Florida Judge Upholds Medical Malpractice Non-Economic Caps

June 27, 2011

According to a recent article in Courthouse News, a Florida judge has decided to uphold the precedent of capping jury awards in medical malpractice lawsuits at $500,000 for non-economic damages. Non-economic damages include compensation for pain, suffering and loss of consortium. The law was first passed in 2003 as doctors voiced concerns that medical malpractice insurance premiums were rising substantially. Legislators passed the caps with the hopes of bringing down the cost of medical care.

This law was called into question after a lawsuit filed on behalf of a woman who died during childbirth recently came before the U.S. Court of Appeals for the Eleventh Circuit, which covers Florida, Alabama and Georgia. The woman, who died during a medically-induced labor and delivery at an Air Force base hospital, lost an excessive amount of blood during the birth. The nurse at the hospital also hid the fact that the woman's blood pressure had dropped to a dangerously low level from the attending doctor during the birth. As a result of the blood loss, the woman went into shock and eventually went into cardiac arrest. After four days of unconsciousness she was removed from life support.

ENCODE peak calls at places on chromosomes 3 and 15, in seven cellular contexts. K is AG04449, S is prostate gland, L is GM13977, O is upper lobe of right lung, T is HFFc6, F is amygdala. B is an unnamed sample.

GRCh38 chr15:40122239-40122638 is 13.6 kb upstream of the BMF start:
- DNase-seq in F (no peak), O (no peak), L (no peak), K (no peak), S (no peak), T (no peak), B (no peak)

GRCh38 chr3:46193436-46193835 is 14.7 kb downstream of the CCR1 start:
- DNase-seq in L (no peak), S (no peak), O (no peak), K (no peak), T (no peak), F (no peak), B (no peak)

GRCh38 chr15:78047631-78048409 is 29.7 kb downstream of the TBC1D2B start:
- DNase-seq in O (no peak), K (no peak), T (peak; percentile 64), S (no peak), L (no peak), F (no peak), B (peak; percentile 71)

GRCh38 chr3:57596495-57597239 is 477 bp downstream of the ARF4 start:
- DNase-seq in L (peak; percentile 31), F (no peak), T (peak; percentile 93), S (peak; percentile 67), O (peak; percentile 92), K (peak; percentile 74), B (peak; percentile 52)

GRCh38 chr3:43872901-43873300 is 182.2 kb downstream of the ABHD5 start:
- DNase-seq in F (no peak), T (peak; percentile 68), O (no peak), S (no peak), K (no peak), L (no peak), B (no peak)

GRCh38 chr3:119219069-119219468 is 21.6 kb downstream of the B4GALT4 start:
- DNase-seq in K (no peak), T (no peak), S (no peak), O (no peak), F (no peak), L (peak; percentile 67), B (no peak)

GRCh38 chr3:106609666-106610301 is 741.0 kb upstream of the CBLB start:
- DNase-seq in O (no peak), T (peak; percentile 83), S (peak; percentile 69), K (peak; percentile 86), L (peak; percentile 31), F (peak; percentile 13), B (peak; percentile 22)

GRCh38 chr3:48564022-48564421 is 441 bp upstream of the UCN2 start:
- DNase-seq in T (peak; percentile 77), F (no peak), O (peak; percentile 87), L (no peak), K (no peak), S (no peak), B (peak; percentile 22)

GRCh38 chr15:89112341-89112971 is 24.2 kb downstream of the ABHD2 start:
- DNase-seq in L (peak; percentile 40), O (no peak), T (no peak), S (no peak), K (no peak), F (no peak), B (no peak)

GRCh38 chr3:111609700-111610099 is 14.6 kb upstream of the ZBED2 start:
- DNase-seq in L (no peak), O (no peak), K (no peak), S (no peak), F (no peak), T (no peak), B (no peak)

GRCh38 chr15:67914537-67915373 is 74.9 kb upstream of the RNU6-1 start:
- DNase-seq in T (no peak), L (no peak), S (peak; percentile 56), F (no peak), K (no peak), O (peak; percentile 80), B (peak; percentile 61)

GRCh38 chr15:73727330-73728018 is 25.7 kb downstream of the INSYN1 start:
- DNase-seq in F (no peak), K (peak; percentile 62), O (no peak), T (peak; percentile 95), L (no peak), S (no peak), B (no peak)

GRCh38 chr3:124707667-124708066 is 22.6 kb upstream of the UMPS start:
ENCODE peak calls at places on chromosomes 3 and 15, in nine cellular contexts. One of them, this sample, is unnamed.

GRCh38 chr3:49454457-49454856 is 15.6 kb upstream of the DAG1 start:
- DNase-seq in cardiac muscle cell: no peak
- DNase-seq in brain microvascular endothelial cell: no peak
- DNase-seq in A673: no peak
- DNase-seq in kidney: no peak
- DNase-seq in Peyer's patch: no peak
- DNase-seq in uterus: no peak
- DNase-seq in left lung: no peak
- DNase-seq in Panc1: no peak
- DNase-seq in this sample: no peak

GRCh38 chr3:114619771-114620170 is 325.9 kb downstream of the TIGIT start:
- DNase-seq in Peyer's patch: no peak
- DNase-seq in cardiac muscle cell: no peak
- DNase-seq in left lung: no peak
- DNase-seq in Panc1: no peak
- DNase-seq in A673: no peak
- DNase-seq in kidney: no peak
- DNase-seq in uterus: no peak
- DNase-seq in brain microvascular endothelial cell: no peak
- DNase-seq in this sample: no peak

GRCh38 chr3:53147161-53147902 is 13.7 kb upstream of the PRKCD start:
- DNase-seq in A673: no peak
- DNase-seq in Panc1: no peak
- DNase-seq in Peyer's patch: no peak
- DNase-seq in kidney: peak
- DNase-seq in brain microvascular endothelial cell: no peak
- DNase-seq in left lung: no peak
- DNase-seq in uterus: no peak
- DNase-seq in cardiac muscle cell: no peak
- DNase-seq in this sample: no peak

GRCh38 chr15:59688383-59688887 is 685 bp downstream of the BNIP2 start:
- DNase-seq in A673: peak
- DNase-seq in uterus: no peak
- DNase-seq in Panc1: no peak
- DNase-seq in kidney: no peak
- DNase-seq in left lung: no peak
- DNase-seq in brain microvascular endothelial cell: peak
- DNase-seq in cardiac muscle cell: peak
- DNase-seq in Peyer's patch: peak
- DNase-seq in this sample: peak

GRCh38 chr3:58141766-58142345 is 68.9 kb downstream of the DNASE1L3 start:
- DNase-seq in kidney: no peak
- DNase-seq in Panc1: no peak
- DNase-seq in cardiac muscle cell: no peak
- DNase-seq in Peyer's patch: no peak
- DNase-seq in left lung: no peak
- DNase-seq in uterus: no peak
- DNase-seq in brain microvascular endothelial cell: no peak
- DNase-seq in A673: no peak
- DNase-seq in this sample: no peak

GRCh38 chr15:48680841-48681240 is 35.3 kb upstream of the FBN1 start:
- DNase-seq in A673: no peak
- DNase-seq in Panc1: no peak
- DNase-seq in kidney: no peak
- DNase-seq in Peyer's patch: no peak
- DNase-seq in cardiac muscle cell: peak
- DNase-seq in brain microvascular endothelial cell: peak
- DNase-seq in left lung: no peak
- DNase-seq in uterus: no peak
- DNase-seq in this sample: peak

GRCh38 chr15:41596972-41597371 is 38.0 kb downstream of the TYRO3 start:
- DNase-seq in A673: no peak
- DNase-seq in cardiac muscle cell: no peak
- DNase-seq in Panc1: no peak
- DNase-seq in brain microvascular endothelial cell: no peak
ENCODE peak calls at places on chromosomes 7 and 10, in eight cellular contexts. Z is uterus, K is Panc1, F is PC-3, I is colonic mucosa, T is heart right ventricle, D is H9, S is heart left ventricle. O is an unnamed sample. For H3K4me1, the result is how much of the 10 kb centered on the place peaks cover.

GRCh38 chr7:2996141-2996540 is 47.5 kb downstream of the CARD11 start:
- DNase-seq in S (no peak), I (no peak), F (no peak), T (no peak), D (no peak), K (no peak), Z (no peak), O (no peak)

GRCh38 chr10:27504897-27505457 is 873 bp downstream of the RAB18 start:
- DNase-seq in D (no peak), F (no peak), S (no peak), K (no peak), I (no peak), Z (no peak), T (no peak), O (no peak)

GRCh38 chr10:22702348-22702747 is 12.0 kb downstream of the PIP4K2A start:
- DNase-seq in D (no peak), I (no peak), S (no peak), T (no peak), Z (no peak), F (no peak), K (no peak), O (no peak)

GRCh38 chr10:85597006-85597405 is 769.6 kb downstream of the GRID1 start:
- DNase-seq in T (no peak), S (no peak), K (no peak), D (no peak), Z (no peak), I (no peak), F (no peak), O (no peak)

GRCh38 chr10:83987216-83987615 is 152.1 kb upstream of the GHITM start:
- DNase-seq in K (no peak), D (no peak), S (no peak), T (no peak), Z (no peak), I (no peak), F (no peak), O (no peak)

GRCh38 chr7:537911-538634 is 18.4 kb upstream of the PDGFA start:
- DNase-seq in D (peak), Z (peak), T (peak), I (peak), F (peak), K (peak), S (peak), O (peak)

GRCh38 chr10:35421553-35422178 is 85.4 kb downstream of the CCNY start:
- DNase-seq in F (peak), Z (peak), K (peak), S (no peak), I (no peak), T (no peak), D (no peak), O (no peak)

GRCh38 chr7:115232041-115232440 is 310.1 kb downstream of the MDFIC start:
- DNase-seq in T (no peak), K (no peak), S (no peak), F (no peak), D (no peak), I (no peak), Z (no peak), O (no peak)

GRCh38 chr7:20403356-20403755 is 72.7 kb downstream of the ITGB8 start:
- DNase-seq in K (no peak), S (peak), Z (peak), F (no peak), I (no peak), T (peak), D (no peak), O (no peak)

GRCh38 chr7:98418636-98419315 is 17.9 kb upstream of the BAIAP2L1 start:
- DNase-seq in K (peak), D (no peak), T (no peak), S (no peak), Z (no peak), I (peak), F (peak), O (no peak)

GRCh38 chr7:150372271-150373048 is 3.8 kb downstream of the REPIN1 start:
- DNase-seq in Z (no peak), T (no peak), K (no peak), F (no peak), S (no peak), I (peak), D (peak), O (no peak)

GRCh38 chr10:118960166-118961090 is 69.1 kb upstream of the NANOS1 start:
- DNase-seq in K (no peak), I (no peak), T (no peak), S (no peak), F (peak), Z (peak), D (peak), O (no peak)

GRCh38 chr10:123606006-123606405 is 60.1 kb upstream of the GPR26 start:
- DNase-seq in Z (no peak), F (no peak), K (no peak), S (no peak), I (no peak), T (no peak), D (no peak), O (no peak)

Her family filed a medical malpractice lawsuit against the doctor, the nurse and the hospital. The case was originally brought before a federal district court in Florida. The presiding judge decided that the family would have been entitled to $2 million in non-economic damages if Florida did not have a medical malpractice cap. Her family then appealed the decision to the Eleventh Circuit, arguing that the cap on malpractice damages was unconstitutional because it had no rational public policy basis.

The Court disagreed and determined that the cap does not violate the U.S. Constitution. Illinois also had a cap on non-economic damages in medical malpractice lawsuits that were struck down recently under Illinois' own constitution. A Chicago medical malpractice attorney can further explain Illinois law on collecting these types of damages in lawsuits.

 
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